My first impression of Nome was from the sky.
As our plane circled around Nome’s outer limits, I saw lush, green rolling fields gently carved into by large swathes of brilliant blue water. As Lauren states in her recollection of the landscape (heard above in our audio blog) the tundra seemed deceptively quiet and bare – hiding even the largest of animals from us – at first! Ever since then, I’ve seen a bounty of owls, plenty of muskoxen, a small kit fox, two moose and, for Tyler, a bear perhaps a little too close for comfort. Having been here for a few weeks now, the unique environment of the tundra landscape of Western Alaska has impressed upon me deeply.
The environment of Western Alaska seems to flow endlessly and seamlessly into each other. Seemingly flat flood plains are actually made out of bouncy and spongy turf, their uneven micro-hills mimicking the rolling hills and valleys that reach beyond the water’s edge. And, on a good visibility day, those hills stand proudly against their brethren craggy mountains in the near distance, with permanent snow dusting their tall peaks.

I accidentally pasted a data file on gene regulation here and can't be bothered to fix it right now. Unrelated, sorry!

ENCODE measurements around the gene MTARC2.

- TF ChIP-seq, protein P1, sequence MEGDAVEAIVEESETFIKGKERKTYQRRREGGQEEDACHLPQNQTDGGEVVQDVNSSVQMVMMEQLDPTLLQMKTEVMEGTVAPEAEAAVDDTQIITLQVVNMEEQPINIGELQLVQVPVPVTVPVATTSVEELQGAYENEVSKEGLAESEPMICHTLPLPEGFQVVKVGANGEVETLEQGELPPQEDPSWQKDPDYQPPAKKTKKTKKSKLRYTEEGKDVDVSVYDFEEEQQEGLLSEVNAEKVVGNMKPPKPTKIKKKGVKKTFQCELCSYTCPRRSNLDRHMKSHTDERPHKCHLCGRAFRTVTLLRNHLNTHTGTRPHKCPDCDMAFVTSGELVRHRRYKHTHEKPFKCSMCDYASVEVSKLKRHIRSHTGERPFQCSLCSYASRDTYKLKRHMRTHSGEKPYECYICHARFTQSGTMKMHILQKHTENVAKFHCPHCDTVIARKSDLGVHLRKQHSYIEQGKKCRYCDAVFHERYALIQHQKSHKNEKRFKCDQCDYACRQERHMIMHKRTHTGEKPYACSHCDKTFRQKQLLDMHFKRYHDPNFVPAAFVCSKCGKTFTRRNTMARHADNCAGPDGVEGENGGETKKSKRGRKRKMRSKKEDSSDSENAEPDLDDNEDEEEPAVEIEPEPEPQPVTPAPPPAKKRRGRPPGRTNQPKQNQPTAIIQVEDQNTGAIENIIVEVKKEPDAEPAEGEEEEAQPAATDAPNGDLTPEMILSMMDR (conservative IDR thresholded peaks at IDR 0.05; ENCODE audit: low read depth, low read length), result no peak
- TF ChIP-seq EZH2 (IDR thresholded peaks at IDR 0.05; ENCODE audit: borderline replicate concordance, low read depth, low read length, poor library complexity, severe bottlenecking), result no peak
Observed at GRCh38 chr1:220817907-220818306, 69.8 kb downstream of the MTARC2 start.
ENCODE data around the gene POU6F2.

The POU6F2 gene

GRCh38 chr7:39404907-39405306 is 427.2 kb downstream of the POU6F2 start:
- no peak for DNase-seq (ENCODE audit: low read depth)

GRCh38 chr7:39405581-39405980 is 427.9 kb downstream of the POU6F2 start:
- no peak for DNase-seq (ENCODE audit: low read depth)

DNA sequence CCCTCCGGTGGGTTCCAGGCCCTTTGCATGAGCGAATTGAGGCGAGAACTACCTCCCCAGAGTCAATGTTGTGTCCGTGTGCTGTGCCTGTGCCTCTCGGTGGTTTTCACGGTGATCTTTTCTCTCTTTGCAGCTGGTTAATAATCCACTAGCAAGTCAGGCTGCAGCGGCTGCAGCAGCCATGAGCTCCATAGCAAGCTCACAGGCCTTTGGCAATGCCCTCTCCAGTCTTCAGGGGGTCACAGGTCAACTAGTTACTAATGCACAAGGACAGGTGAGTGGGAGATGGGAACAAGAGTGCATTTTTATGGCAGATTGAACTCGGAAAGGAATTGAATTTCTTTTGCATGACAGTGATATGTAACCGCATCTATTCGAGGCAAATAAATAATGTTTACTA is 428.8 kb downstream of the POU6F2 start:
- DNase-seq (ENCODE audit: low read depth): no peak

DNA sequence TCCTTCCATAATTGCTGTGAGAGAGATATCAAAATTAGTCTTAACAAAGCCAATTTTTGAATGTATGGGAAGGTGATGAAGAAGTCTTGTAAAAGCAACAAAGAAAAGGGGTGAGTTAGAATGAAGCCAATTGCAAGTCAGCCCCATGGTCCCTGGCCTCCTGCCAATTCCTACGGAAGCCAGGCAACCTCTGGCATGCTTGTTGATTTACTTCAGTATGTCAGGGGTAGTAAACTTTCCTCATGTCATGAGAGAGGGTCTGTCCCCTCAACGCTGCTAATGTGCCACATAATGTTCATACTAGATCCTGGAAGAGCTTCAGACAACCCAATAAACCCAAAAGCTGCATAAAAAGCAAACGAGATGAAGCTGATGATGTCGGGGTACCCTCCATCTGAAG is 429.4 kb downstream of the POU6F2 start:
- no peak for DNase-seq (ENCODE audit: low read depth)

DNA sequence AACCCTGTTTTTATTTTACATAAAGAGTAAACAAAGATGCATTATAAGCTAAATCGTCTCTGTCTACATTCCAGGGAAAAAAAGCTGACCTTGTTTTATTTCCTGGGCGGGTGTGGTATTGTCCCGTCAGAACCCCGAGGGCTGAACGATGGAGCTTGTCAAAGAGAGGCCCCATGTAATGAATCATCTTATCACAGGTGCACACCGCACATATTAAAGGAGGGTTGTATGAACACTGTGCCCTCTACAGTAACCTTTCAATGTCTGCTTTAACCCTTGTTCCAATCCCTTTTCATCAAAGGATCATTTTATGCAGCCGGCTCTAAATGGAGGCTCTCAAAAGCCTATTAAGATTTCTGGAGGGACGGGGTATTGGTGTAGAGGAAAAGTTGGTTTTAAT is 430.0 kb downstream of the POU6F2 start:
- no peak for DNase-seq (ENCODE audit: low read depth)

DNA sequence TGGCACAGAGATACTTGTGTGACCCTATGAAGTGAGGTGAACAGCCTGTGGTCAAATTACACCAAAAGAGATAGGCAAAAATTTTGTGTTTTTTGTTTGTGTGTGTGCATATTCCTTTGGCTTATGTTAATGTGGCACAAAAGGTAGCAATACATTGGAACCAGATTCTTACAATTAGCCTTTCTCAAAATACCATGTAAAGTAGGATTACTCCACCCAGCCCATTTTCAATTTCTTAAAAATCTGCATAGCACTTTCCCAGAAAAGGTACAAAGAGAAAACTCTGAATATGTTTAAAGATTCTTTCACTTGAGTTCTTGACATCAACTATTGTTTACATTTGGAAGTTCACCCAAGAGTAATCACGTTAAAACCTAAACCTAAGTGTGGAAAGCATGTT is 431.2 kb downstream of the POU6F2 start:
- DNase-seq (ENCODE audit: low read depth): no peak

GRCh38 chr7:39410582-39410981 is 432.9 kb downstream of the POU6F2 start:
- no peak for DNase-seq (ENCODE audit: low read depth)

Even while traveling across the Seward Peninsula (where Nome resides), the environment changes dramatically. I’ve been fortunate enough to travel to Council, a village about 75 miles from Nome, twice now, and each time the tree line starts, it takes my breath away. After adjusting to the seascape and the bare, low-lying vegetation of the tundra, it’s a sight to behold. I highly recommend listening to Mitch Borden and Laura Kraegel’s journey to Council on the August episode of Dearest Alaska, for an audio-rich portrayal of that journey, too!
For this week’s audio blog, I was curious as to what stood out about the Western Alaskan environment to my fellow volunteers, and I wasn’t disappointed. We discussed animal encounters, outdoors activities, and much more. You’ll have to listen to hear a tiny sliver of what this region has to offer!